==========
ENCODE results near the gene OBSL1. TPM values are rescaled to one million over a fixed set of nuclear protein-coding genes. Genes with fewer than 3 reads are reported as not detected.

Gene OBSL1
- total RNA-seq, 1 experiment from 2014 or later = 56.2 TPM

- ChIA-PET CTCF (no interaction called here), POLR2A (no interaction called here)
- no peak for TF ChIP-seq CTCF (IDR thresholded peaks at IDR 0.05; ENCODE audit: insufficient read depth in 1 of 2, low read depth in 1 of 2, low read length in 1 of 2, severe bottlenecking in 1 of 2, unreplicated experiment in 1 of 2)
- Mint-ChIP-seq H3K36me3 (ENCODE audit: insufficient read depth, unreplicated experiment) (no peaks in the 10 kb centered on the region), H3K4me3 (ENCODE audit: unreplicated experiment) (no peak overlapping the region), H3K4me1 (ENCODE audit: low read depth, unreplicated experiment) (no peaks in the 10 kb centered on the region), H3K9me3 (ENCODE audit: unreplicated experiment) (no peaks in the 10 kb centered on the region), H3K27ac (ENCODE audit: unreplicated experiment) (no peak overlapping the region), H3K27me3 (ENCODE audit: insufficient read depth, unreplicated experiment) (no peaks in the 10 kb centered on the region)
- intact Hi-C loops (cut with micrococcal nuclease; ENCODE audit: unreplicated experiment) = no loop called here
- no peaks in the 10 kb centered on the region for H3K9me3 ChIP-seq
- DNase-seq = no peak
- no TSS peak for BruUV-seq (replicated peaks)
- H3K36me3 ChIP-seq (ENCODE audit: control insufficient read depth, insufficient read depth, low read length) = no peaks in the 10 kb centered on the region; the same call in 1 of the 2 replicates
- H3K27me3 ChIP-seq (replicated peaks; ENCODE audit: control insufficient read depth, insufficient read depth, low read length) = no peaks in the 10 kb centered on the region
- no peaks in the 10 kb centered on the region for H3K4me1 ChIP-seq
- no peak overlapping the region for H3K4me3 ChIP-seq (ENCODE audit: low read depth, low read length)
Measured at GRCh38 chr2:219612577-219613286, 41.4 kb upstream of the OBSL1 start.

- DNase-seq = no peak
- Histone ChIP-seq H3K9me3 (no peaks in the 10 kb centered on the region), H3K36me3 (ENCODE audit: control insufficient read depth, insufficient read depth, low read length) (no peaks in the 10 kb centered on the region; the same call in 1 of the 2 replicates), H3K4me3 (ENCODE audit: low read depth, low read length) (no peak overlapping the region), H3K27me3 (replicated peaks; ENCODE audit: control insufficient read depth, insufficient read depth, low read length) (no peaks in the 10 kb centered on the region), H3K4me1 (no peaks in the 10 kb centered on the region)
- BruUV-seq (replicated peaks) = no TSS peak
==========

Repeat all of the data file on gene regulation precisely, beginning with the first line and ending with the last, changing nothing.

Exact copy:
ENCODE results near the gene OBSL1. TPM values are rescaled to one million over a fixed set of nuclear protein-coding genes. Genes with fewer than 3 reads are reported as not detected.

Gene OBSL1
- total RNA-seq, 1 experiment from 2014 or later = 56.2 TPM

- ChIA-PET CTCF (no interaction called here), POLR2A (no interaction called here)
- no peak for TF ChIP-seq CTCF (IDR thresholded peaks at IDR 0.05; ENCODE audit: insufficient read depth in 1 of 2, low read depth in 1 of 2, low read length in 1 of 2, severe bottlenecking in 1 of 2, unreplicated experiment in 1 of 2)
- Mint-ChIP-seq H3K36me3 (ENCODE audit: insufficient read depth, unreplicated experiment) (no peaks in the 10 kb centered on the region), H3K4me3 (ENCODE audit: unreplicated experiment) (no peak overlapping the region), H3K4me1 (ENCODE audit: low read depth, unreplicated experiment) (no peaks in the 10 kb centered on the region), H3K9me3 (ENCODE audit: unreplicated experiment) (no peaks in the 10 kb centered on the region), H3K27ac (ENCODE audit: unreplicated experiment) (no peak overlapping the region), H3K27me3 (ENCODE audit: insufficient read depth, unreplicated experiment) (no peaks in the 10 kb centered on the region)
- intact Hi-C loops (cut with micrococcal nuclease; ENCODE audit: unreplicated experiment) = no loop called here
- no peaks in the 10 kb centered on the region for H3K9me3 ChIP-seq
- DNase-seq = no peak
- no TSS peak for BruUV-seq (replicated peaks)
- H3K36me3 ChIP-seq (ENCODE audit: control insufficient read depth, insufficient read depth, low read length) = no peaks in the 10 kb centered on the region; the same call in 1 of the 2 replicates
- H3K27me3 ChIP-seq (replicated peaks; ENCODE audit: control insufficient read depth, insufficient read depth, low read length) = no peaks in the 10 kb centered on the region
- no peaks in the 10 kb centered on the region for H3K4me1 ChIP-seq
- no peak overlapping the region for H3K4me3 ChIP-seq (ENCODE audit: low read depth, low read length)
Measured at GRCh38 chr2:219612577-219613286, 41.4 kb upstream of the OBSL1 start.

- DNase-seq = no peak
- Histone ChIP-seq H3K9me3 (no peaks in the 10 kb centered on the region), H3K36me3 (ENCODE audit: control insufficient read depth, insufficient read depth, low read length) (no peaks in the 10 kb centered on the region; the same call in 1 of the 2 replicates), H3K4me3 (ENCODE audit: low read depth, low read length) (no peak overlapping the region), H3K27me3 (replicated peaks; ENCODE audit: control insufficient read depth, insufficient read depth, low read length) (no peaks in the 10 kb centered on the region), H3K4me1 (no peaks in the 10 kb centered on the region)
- BruUV-seq (replicated peaks) = no TSS peak